New Delhi, May 22: On its first birthday, Manmohan Singh stuck a label to his dispensation ' “a caring government”. For the second year, he set among his goals reform of government.
“Our greatest achievement this past year has been to give the people of India an inclusive and humane government, a more representative government and a more caring government...(now) We must move ahead, we must focus on offering a more efficient government,” Singh said.
The Prime Minister’s so-called report card, a 42-page report, listed what his government considered to be its achievements during the year. But, more important, he narrated in his speech to his colleagues in the ministry and leaders of the United Progressive Alliance the challenges for the future.
Singh sought the support of the UPA constituents and the Left to pursue a much wider reform agenda in the coming year.
“The challenge before us is to combine the economics of growth with the economics of equity and social justice. We have no option but to walk on two legs,” he said.
He focused on reforming government, saying the task must get a higher profile in the government’s priorities.
The reform agenda must also include redefining the role of the state. Without talking directly of public sector divestment as he did a few days ago at a meeting of the Congress Working Committee, Singh said the role of the government would have to change from being a “provider of goods and services to being a regulator and facilitator ensuring fair play. The government should look more at building physical and human infrastructure”.
He called for bold initiatives in economic policy, which would have to include such measures as reduction of “wasteful subsidies” and restructuring of public finances. These measures would help the government support expansion and modernisation of physical and social infrastructure.
While this is the traditional argument for reforms, and often runs afoul of the Left, Singh also spoke of the “New deal for rural India”, which should please the CPM. He said Bharat Nirman, which he described as a business plan, and several other rural missions announced by the government would transform rural India.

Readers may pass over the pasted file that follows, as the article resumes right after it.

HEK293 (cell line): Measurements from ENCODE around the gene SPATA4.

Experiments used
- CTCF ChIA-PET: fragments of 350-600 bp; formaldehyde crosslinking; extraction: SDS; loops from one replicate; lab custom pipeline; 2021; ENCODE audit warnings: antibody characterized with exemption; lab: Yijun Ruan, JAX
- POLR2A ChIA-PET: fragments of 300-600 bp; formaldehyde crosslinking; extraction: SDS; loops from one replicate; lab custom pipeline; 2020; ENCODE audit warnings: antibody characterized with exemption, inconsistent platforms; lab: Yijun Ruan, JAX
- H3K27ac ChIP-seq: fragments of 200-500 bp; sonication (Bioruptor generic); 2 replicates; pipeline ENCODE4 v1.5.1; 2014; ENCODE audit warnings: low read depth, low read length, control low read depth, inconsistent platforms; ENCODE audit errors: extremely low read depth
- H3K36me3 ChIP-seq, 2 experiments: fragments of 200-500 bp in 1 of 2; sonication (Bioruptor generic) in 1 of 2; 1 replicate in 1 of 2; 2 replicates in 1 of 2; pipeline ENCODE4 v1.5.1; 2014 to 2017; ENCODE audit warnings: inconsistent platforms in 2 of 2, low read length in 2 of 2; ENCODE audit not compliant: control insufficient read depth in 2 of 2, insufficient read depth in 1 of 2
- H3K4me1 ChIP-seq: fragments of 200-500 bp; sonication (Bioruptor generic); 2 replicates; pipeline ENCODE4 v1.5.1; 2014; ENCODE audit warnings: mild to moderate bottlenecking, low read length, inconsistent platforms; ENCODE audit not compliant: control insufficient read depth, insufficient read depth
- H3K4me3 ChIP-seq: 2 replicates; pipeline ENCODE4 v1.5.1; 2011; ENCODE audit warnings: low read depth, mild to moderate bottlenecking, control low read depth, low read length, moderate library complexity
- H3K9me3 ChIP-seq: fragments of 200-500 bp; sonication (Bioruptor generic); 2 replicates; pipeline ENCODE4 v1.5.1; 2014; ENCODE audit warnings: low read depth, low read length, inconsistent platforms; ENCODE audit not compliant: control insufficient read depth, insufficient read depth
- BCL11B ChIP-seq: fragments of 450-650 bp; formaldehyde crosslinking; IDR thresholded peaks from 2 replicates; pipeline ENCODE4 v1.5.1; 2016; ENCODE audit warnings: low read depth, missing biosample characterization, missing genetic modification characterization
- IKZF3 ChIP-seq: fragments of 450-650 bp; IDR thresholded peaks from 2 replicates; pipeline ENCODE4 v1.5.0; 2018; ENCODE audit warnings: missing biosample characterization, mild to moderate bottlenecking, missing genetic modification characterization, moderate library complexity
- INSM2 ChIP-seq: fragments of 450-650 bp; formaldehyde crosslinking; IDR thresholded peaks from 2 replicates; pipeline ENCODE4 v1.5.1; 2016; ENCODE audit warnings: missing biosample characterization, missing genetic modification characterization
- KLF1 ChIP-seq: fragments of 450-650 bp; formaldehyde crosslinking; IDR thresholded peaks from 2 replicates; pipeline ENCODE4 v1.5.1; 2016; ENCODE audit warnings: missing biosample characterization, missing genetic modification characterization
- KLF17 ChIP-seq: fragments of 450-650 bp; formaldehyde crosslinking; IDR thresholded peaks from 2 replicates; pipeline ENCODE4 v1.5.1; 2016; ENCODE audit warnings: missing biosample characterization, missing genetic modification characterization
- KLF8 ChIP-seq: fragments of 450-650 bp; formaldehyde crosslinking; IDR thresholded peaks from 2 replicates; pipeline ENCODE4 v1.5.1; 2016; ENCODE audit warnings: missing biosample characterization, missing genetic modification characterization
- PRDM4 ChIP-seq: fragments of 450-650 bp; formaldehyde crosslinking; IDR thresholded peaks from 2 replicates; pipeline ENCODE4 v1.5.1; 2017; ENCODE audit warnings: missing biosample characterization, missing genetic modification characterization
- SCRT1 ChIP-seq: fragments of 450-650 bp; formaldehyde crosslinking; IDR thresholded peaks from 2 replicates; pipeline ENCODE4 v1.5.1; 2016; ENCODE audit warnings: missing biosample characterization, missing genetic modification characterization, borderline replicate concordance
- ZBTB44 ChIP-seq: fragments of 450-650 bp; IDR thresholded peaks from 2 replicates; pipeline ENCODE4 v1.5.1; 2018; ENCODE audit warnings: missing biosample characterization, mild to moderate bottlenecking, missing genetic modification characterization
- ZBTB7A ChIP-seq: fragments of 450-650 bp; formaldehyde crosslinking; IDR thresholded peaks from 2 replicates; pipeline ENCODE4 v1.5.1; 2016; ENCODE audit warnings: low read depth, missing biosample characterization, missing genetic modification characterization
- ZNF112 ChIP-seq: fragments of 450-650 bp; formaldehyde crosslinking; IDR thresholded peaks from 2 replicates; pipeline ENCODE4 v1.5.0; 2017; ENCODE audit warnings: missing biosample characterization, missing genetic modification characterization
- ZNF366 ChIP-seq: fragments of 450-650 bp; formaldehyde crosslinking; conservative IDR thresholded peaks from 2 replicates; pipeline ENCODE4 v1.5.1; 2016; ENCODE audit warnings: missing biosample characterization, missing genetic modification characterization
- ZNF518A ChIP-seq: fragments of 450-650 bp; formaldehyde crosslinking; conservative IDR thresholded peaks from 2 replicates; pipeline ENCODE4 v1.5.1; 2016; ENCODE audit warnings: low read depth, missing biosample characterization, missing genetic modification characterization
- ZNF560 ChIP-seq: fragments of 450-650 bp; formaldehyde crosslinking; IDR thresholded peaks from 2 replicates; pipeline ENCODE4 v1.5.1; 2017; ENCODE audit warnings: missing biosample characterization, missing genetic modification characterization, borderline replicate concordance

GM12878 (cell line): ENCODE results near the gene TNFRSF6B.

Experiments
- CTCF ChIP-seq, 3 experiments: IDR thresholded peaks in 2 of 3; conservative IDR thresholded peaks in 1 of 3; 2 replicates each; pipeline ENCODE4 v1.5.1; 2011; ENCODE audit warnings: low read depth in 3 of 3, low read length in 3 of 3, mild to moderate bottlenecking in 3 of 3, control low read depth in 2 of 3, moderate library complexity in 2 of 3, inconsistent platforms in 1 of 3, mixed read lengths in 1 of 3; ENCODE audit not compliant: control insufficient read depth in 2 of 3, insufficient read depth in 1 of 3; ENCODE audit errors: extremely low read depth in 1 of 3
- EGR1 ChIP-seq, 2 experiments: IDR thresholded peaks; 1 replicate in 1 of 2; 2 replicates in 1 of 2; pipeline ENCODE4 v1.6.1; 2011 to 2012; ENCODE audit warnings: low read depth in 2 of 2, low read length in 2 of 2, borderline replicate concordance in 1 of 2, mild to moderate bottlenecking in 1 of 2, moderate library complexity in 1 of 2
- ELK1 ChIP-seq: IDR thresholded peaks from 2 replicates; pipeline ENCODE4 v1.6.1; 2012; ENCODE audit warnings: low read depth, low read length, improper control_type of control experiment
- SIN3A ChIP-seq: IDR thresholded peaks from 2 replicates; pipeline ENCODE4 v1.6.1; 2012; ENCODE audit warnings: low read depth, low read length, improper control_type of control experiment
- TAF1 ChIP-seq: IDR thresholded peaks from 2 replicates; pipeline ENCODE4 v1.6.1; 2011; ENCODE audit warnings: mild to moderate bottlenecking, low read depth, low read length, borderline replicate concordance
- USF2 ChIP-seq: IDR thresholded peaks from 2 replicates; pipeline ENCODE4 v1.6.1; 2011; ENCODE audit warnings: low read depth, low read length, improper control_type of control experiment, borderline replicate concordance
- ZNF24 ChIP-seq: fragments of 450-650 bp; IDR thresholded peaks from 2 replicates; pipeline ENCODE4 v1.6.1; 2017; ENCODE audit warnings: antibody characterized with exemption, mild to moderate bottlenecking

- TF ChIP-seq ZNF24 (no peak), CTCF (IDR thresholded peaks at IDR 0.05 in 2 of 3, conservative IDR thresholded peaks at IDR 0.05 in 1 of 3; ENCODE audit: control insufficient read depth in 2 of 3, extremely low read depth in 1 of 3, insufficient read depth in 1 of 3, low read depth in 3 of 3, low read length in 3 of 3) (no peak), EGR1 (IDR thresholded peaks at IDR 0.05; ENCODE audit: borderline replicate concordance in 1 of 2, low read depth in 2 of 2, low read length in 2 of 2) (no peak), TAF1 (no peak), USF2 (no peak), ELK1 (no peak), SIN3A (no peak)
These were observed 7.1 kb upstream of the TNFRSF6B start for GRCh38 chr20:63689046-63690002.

The proposed employment guarantee act would address the problem of lack of jobs in rural areas. Sonia Gandhi, too, harped on this legislation in her speech, clubbing it with the women’s reservation bill as priorities.
The Left is unhappy that the government has not moved either of them.
Singh’s future challenges suggested more of the tightrope walking of the past year between the demands of reforms and the perceived need to be seen to be following policies intended to benefit the poor, an objective that has come to be identified with the Left.
Listing some more instances of this balancing act, Singh said while the goal of creating employment must be kept in sight, the climate for investment must simultaneously be improved.
Without referring to controversial labour law reforms, the Prime Minister said steps should be taken to create a more competitive environment for the organised sector. At the same time, workers’ interests in the unorganised sector must be protected.
If these are the ingredients ' often conflicting ' that go into creating “a caring government”, Singh could have another careworn year.